Sepp Blatter: Technology a 'necessity'
The head of world soccer's governing body has in the past been resistant to the idea of introducing any such computerized systems to the game.
But after an effort from Ukraine's Marko Devic clearly crossed the goal line against England on Tuesday night but was not spotted by officials, Blatter accepted there was no debate.
Even an additional referee on the byline failed to spot Devic's shot should have been ruled as a goal, which left Ukraine manager Oleg Blokhin irate.
"After last night's match #GLT [goal-line technology] is no longer an alternative but a necessity," Blatter wrote on his Twitter account.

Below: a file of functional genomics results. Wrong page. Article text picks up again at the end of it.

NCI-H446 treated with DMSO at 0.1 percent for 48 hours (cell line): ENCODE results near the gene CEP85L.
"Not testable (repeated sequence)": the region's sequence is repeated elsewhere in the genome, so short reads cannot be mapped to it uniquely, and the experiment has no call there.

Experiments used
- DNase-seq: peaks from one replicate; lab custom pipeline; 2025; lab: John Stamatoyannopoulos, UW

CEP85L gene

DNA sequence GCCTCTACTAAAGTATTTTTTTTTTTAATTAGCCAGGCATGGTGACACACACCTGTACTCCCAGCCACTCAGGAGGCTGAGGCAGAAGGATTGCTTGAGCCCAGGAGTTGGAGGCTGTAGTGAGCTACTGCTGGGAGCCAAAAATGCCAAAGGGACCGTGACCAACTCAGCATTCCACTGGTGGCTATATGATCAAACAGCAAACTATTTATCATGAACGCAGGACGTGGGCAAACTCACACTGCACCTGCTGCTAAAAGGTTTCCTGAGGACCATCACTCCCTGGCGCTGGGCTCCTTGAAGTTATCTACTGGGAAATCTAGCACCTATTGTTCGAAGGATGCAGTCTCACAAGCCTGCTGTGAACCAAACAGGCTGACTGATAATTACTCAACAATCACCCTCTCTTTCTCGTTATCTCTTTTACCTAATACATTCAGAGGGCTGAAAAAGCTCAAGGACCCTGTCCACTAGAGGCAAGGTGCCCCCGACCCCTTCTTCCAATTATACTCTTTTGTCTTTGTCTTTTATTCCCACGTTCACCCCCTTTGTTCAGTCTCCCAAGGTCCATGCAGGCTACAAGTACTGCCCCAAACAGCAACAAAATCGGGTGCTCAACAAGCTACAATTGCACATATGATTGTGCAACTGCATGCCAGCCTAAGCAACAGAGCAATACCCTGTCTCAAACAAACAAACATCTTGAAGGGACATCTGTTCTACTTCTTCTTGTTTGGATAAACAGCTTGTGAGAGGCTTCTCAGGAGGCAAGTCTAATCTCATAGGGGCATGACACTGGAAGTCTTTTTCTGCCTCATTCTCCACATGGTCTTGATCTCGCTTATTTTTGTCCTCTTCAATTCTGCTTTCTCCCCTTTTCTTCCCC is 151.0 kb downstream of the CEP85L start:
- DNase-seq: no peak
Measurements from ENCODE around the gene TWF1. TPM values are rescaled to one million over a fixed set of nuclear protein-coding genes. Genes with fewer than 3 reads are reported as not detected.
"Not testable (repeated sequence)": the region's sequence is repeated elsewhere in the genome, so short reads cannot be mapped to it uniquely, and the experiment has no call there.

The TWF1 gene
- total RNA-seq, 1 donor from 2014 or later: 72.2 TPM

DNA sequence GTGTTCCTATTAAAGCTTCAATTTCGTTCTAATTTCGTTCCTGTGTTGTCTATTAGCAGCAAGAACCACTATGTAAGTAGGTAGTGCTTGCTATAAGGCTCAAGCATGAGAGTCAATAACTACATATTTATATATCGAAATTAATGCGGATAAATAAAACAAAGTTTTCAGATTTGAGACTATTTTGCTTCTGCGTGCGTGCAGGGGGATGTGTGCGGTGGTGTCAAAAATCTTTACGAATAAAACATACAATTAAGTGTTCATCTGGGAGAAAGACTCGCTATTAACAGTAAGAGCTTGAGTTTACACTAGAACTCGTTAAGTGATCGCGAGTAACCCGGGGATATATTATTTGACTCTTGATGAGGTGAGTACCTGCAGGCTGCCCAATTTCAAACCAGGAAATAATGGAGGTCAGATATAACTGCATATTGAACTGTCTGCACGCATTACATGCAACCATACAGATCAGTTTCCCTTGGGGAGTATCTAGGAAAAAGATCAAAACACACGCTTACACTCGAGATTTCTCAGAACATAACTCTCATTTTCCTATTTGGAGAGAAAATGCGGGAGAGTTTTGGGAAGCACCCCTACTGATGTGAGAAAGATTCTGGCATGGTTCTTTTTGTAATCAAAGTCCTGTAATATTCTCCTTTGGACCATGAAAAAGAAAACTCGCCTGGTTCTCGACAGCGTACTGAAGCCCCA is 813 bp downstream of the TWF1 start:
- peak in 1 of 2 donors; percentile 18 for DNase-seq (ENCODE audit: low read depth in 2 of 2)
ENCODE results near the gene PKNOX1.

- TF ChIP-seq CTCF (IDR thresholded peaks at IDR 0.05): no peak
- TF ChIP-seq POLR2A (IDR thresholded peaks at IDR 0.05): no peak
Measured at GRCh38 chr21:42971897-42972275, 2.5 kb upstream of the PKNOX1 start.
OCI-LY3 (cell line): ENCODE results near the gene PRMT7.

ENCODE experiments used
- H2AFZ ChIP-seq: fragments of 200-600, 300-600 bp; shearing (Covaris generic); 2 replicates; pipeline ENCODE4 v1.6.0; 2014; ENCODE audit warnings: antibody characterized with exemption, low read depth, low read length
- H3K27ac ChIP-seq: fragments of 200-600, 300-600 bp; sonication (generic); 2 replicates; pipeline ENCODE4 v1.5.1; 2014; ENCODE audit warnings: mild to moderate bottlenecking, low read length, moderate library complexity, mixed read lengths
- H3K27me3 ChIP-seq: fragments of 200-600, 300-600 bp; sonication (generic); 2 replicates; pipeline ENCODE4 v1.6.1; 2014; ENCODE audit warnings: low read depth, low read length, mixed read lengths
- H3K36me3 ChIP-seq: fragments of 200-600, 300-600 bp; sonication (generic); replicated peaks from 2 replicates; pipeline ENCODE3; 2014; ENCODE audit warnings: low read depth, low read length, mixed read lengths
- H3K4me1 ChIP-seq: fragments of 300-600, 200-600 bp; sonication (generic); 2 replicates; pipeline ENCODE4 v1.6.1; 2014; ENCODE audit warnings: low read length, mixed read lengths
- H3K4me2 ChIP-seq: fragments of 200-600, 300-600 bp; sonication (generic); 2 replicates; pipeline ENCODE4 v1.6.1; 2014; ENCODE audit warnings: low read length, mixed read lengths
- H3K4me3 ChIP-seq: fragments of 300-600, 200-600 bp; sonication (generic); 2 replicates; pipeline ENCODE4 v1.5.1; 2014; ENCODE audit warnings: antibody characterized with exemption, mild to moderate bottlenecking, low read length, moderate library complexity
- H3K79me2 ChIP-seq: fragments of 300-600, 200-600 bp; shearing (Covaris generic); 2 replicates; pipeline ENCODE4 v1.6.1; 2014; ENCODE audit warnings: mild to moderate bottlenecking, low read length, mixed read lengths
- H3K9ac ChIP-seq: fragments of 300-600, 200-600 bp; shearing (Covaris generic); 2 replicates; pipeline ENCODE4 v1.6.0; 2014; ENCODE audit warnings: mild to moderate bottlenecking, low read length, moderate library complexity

UEFA's five-official system, which is preferred by president Michel Platini as an alternative to goal-line technology, is currently on trial at Euro 2012.
Two linesmen and two additional assistants, who stay close to each goal to help decide if the ball crosses the line and to spot possible fouls, are in theory assisting referees.
But the failure of the assistant to spot Devic's "goal" has added further weight to the argument for essential technology.
FIFA will decide on July 5 whether to approve the five-official system and two goal-line technology systems currently being tested in England and Denmark.
The Hawk-Eye system, which is used in tennis, was trialled at England's friendly against Belgium at Wembley before Euro 2012.